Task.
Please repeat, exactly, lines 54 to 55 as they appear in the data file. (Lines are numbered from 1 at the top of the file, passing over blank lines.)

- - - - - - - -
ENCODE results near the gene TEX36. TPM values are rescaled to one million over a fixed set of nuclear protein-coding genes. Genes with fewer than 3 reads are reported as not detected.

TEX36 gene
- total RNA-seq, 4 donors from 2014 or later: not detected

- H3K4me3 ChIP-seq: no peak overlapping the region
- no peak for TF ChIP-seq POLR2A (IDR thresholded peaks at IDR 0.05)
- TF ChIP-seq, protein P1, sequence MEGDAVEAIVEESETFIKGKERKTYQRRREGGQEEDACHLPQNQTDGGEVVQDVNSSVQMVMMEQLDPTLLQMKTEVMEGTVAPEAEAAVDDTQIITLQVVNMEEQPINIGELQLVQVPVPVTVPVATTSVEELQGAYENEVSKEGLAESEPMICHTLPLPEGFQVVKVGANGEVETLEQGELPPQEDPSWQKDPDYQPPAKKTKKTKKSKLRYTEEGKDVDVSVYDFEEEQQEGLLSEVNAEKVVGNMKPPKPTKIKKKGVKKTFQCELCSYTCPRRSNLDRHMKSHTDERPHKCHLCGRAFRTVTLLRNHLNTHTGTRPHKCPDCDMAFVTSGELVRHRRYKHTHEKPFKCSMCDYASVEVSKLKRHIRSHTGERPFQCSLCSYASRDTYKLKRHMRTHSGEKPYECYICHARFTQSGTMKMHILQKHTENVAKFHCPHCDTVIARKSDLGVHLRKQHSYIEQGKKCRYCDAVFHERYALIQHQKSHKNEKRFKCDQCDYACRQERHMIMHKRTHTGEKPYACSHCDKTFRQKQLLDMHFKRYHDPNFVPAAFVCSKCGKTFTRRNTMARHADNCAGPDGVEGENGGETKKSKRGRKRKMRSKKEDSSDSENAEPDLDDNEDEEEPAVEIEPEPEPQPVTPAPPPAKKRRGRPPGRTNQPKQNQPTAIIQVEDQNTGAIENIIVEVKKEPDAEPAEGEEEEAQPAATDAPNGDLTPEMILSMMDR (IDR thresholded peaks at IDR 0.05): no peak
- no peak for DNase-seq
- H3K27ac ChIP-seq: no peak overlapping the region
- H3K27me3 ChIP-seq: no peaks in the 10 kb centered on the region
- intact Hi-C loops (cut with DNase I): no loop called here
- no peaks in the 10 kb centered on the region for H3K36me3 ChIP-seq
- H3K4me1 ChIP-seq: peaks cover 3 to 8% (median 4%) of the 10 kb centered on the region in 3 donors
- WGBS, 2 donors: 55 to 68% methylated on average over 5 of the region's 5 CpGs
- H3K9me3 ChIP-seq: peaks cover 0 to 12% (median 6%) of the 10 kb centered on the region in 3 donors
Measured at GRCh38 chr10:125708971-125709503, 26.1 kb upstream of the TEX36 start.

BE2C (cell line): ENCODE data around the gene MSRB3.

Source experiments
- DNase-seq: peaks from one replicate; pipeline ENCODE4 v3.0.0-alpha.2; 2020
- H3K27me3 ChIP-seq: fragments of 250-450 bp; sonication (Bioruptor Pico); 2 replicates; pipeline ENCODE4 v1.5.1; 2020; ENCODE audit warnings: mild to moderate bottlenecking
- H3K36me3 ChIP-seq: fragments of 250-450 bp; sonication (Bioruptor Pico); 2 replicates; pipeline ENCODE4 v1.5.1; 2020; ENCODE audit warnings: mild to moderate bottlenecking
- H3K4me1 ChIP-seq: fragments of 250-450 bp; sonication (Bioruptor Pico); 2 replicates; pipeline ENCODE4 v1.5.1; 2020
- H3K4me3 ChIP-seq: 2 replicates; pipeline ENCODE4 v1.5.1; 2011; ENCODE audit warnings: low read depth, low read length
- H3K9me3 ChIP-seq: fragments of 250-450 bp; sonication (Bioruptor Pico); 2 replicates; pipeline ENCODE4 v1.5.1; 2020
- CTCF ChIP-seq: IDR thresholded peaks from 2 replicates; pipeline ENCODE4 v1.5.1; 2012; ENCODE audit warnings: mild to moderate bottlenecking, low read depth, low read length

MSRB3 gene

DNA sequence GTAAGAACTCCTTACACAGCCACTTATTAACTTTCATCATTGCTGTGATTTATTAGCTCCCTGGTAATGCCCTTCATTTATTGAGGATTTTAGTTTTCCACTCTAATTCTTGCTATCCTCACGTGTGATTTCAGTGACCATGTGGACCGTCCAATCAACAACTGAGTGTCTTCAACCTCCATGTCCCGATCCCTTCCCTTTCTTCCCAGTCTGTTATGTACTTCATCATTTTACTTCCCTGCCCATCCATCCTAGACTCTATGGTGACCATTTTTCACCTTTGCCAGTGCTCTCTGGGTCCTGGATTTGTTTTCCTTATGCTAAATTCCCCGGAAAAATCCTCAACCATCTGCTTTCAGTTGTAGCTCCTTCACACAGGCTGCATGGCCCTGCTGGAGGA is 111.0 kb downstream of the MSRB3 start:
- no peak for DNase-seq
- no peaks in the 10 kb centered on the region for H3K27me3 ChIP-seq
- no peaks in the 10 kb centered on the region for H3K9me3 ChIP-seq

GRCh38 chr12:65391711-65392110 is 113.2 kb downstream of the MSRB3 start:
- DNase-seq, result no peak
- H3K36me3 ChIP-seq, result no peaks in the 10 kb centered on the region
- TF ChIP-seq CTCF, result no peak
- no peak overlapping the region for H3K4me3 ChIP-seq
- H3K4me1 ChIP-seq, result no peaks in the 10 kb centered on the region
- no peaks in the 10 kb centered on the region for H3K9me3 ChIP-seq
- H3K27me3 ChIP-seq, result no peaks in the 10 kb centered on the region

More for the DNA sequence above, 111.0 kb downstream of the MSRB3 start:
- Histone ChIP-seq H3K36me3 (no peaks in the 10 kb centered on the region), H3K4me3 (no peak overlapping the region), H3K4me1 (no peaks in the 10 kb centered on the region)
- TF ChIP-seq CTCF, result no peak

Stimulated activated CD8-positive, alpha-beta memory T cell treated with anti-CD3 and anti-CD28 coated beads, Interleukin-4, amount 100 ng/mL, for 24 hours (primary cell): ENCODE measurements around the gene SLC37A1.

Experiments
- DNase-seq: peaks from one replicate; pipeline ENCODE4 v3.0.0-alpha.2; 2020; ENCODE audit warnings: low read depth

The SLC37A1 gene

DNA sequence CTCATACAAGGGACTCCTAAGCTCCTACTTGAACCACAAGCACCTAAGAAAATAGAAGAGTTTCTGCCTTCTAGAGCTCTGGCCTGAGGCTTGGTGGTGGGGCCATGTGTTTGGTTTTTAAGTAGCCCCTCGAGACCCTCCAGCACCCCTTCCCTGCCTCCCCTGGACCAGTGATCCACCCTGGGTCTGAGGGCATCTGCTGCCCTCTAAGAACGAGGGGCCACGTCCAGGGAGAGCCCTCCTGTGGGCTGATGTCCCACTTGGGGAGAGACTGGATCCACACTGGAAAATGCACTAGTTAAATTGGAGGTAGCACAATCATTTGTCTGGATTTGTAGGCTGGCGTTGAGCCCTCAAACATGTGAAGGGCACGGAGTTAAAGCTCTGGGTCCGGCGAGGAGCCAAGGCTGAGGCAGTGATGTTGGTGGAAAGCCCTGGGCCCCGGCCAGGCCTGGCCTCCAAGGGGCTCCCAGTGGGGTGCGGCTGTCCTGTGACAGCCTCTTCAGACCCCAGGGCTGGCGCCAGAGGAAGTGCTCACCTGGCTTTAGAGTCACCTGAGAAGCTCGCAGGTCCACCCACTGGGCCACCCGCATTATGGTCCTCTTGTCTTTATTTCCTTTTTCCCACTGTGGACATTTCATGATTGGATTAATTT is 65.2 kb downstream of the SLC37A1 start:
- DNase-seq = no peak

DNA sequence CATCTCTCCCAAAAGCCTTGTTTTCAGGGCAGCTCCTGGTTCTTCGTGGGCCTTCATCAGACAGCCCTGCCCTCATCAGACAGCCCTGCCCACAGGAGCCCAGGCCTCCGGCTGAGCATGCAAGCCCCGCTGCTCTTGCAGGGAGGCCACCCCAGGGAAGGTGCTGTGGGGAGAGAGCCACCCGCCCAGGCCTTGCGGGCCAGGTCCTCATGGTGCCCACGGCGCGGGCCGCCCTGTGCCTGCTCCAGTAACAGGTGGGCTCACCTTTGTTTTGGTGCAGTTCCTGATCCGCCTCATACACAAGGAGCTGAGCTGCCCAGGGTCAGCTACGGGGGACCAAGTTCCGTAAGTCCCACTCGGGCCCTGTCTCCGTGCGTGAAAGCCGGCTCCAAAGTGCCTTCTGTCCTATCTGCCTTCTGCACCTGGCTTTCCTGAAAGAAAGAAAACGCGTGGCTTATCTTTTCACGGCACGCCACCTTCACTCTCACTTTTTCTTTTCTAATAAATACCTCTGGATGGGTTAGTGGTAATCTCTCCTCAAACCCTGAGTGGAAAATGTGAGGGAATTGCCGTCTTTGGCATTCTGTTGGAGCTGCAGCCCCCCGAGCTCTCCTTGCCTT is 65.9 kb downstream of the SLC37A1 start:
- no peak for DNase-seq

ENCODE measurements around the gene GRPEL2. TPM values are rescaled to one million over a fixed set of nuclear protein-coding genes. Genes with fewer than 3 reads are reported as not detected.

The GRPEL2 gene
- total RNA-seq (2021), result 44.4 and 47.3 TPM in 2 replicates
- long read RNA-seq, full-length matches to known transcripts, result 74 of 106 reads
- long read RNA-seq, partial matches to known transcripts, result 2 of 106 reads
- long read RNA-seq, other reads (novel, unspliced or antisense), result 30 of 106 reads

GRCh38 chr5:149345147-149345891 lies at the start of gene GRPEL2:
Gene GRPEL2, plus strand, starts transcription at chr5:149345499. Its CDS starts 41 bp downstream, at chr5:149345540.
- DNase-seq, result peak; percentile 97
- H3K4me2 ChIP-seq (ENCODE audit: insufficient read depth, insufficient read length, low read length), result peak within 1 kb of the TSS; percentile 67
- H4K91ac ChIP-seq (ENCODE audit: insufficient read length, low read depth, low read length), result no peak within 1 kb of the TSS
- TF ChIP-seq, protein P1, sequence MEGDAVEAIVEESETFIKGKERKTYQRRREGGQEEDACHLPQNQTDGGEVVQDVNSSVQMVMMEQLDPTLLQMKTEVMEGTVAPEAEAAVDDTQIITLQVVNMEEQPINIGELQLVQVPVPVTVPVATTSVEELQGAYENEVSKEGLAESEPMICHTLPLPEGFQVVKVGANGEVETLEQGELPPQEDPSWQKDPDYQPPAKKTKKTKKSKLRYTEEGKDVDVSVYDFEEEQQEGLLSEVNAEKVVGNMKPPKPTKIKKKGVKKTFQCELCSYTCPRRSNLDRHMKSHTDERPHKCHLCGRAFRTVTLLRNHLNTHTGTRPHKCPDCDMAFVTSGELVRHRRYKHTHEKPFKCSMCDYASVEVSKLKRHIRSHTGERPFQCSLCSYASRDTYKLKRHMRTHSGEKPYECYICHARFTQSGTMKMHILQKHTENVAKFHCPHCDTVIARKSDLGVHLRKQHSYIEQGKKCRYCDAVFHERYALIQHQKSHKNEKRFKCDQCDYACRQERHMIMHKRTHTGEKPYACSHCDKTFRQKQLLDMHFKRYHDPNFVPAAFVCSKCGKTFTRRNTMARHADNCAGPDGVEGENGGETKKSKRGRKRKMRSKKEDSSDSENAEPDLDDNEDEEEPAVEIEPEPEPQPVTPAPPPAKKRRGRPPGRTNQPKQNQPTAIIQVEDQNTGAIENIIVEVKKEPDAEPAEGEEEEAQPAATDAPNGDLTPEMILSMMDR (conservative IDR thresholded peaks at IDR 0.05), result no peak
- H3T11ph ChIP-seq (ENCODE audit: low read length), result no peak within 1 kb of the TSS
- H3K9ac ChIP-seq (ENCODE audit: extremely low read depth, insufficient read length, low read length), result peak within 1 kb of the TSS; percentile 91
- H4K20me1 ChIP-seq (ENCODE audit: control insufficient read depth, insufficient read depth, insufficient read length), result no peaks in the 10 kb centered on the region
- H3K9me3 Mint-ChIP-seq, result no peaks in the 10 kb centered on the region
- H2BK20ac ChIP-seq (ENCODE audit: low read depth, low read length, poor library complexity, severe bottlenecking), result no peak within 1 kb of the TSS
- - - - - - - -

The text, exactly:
- long read RNA-seq, other reads (novel, unspliced or antisense), result 30 of 106 reads

GRCh38 chr5:149345147-149345891 lies at the start of gene GRPEL2: